GOSHEN COUNTY – 2021 marks the 101st year of the Goshen County Fair. Those who attend will get to watch and take part in two events that were cancelled last year and one new event. The Rubber Check Race and the Ag Breakfast are back on after being cancelled in 2020. New this year, the fair will conclude with a Camille & Haley concert.
This year’s fair is scheduled for July 29 through Aug. 7.
The Ag Breakfast and Rubber Check Race were both canceled last year due to COVID, but both will take place this year. The Platte Valley Companies Rubber Check Race is scheduled for Saturday, July 31 at 6 p.m., in the Pavilion. Tickets are $15 (free for five and under). The Ag Breakfast begins at 6:30 a.m. at the Rendezvous Center on Thursday, Aug. 5.
Crowd favorites, according to Fairgrounds Manager Stephanie Lofink, include the Rubber Check Race and the Wyrulec Ranch Rodeo. The ranch rodeo is scheduled for 1 p.m. on Thursday, Aug. 5, at the Pavilion. Tickets are $10 (free for five and under).
Lofink said a kids’ favorite is the Pinnacle Bank Family Night, which starts at 6 p.m. on Friday, Aug. 6, at the Pavilion.
This year includes a brand-new event, taking place on the last day of the fair, organized by Tim McFarland.
A Camille & Haley concert will be held at the Rendezvous Center at 7 p.m. on Saturday, Aug. 7.
McFarland said he discovered Camille & Haley’s music through a post on social media. He reached out to the group to see if they would be interested in performing Torrington; they agreed.
According to McFarland, the show will last an hour and a half to two hours. The group will perform originals and a variety of covers. The group, according to their website, has recorded five albums – three county-pop, a contemporary Christian and a Christmas album.
Camille & Haley write songs for causes they believe in, which according to their website, include patriotism, their Christian faith, pro-life advocacy, ending sex trafficking and modesty. McFarland said he encourages law enforcement to attend, as they will be recognized.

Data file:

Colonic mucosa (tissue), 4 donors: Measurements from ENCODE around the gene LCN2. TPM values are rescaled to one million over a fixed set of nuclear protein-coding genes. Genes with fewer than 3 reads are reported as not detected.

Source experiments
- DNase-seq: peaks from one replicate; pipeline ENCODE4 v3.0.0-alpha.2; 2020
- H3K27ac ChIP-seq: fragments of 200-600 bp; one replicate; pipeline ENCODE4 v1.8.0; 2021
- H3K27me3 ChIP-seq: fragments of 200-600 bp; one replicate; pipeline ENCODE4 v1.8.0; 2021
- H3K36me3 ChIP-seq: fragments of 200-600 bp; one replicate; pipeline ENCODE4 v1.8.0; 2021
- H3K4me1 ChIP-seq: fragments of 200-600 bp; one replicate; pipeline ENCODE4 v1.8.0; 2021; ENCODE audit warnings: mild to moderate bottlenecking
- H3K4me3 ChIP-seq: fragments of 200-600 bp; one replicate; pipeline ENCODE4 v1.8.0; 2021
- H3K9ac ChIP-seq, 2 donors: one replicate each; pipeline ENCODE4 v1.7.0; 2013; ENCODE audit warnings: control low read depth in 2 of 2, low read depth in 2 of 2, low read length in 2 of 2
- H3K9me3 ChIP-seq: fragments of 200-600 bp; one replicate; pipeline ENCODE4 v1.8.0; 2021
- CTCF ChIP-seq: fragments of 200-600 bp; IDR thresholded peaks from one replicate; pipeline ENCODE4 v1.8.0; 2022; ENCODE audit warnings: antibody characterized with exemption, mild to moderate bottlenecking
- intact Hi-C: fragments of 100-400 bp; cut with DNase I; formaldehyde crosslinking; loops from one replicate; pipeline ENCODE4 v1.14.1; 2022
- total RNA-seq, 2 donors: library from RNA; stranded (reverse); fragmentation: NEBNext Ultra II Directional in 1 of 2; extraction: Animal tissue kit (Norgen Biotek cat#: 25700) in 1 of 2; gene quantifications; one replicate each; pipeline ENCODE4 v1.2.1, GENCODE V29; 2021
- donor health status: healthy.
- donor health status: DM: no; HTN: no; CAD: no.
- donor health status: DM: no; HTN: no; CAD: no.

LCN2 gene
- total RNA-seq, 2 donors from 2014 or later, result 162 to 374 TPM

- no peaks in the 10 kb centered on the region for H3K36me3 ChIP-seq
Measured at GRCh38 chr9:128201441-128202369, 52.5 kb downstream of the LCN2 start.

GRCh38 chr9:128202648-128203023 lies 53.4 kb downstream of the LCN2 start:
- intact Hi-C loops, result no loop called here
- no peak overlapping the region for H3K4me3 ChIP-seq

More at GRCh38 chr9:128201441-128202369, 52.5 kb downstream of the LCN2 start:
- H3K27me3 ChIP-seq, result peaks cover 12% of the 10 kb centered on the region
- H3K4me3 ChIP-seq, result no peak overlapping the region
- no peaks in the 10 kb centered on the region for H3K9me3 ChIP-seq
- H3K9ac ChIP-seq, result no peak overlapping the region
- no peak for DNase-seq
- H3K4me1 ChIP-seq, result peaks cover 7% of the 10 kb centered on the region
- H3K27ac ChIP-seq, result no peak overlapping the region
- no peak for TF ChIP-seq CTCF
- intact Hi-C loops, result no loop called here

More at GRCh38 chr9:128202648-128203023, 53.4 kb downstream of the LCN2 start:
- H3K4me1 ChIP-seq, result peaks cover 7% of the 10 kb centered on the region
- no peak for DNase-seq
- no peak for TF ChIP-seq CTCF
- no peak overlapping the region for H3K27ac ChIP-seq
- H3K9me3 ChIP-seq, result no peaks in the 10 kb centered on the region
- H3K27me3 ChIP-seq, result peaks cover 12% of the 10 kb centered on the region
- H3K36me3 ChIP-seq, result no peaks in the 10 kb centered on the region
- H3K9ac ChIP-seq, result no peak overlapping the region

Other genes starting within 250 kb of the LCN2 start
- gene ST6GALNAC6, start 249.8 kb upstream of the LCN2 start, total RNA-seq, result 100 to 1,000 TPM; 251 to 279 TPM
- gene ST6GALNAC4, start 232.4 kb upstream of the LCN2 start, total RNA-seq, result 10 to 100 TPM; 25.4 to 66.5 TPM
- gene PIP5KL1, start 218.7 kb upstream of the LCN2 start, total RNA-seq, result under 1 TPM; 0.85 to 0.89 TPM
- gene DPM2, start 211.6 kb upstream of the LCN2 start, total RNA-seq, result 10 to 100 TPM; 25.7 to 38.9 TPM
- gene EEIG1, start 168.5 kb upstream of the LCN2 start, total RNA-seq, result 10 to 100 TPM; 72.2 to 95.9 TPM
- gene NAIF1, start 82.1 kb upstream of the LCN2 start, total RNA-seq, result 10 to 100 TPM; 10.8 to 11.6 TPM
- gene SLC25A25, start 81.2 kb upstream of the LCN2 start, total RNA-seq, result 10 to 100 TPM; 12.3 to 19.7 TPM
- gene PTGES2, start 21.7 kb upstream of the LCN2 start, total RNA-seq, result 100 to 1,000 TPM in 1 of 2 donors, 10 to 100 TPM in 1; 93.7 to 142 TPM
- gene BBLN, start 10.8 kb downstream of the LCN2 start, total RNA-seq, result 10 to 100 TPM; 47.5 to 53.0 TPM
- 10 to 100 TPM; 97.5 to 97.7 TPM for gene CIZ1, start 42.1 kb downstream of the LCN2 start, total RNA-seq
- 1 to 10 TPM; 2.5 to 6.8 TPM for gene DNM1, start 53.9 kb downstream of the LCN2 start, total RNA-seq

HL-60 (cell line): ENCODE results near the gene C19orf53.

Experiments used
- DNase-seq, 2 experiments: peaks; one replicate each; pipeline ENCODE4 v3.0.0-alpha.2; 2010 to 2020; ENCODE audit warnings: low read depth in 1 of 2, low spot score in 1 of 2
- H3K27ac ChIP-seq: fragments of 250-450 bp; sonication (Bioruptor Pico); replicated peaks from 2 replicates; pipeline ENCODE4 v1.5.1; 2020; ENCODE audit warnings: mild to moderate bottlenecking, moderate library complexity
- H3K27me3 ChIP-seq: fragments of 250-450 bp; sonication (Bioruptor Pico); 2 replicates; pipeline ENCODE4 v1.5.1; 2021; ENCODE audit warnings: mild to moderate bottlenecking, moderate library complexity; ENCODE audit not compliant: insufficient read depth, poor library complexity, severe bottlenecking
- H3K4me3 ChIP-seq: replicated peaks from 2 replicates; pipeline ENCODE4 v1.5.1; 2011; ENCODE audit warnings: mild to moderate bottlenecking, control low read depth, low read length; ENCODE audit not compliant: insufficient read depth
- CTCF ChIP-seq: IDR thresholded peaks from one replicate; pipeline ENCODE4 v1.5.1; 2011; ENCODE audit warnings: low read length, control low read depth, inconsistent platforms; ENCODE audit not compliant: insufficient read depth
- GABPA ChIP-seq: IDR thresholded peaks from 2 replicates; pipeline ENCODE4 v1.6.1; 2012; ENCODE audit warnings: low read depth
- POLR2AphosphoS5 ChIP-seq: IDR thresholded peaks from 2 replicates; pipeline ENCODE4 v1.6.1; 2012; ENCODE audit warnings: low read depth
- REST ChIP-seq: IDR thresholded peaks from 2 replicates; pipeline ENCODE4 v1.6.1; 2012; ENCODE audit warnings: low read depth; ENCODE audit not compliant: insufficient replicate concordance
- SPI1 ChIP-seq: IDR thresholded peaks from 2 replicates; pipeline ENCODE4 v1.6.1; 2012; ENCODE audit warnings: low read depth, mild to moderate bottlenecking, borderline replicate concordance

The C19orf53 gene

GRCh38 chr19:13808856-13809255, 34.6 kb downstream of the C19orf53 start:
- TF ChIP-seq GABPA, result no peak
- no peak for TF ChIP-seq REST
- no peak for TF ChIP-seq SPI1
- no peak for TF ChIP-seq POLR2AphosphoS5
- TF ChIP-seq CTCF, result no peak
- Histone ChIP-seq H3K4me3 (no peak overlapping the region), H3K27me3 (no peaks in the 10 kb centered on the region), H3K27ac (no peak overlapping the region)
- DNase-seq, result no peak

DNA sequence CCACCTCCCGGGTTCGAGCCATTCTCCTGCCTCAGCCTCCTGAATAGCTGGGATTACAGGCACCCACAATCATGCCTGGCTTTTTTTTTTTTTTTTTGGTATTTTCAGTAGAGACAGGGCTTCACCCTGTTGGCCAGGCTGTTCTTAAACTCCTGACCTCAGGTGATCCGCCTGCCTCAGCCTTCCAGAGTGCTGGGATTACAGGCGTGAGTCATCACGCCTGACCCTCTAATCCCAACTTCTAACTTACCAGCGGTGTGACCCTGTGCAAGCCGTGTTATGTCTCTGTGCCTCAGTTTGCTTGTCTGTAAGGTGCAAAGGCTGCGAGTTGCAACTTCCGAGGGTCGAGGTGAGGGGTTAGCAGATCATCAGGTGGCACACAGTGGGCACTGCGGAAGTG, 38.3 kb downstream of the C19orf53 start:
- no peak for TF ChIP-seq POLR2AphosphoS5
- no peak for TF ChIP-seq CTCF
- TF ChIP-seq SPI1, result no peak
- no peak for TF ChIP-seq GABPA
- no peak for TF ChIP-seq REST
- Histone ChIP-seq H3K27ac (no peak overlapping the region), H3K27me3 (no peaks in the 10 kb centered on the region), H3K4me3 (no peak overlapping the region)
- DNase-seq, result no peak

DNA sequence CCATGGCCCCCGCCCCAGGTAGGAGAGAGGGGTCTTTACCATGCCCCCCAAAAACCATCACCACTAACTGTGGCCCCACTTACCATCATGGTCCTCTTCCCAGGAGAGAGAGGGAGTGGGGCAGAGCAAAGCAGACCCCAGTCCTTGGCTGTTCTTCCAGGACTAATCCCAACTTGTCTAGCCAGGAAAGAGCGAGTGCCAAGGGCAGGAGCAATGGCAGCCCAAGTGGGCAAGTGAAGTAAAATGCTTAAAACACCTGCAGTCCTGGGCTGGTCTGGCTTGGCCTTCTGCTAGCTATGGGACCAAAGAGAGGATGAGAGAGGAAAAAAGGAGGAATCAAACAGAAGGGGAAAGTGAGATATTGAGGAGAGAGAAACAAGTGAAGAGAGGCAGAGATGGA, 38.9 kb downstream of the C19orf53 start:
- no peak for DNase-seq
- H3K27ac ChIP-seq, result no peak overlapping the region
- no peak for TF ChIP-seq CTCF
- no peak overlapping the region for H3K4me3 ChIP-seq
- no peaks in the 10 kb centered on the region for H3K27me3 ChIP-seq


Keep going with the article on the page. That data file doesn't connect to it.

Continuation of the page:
McFarland hopes the concert can be free to the community. He is currently looking for event sponsors.
“I encourage the community to come,” McFarland said. “They’re quite talented.”
4-H Youth Development Extension Educator Megan Brittingham encourages the public to support the county’s 4-H clubs and FFA chapters.
“We would just love to have you come out and see us and visit us. Take a look at the efforts [exhibitors] have put in.” According to Brittingham, the livestock shows are typically well attended.
Preparations for the fair usually begin in September, according to Brittingham, evaluating the previous fair and starting to line up judges.
“So, we start immediately after, for the most part,” she said.
This is the first year only online project entries will be accepted. This decision was made to simplify the process and leave a smaller margin for error, said Brittingham.
Members of two FFA chapters (Southeast and Torrington/Lingle) and 12 4-H clubs will participate in shows and bring static exhibits.
The number of exhibitors in each area fluctuates.
“Particularly this year and last year is when I really noticed a huge upswing in kids wanting to exhibit pigs,” Brittingham said. As of May 28, there were 52 exhibitors signed up for the market swine project. She also said the number of market goat exhibitors have steadily increased over the last few years.
For each project, the county provides optional educational opportunities before the fair. She said it is important for the public to know how much work goes into exhibiting.
“The critters didn’t just appear that morning,” she said.
Brittingham said one of the strengths of Goshen County’s fair is the youth show committee. She described the group as a subcommittee under the fair board, who are familiar with and involved in helping specifically with 4-H and FFA.
Last year, according to Brittingham, said the rabbit project was affected by a deadly disease in the area. Not wanting to risk an outbreak at the fair, exhibitors were not allowed to bring their own animals. They did, however, get to showcase their knowledge and participate in showmanship with rabbits from St. Joseph’s Children’s Home, according to Brittingham.
Right now, the rabbit project is still up in the air. Brittingham said the American Rabbit Breeders Association recommends not having a show if the disease is found within a 150-mile radius. She said recently the disease was found in Cheyenne, so they are waiting to see what will happen with that situation before making a decision about the rabbit show.
Planning the Goshen County Fair is an all-year process, according to Lofink.
“The Fair Schedule is determined by the Goshen County Fair Board and various subcommittees of the board,” she said. This year’s schedule can be found at goshencounty.org.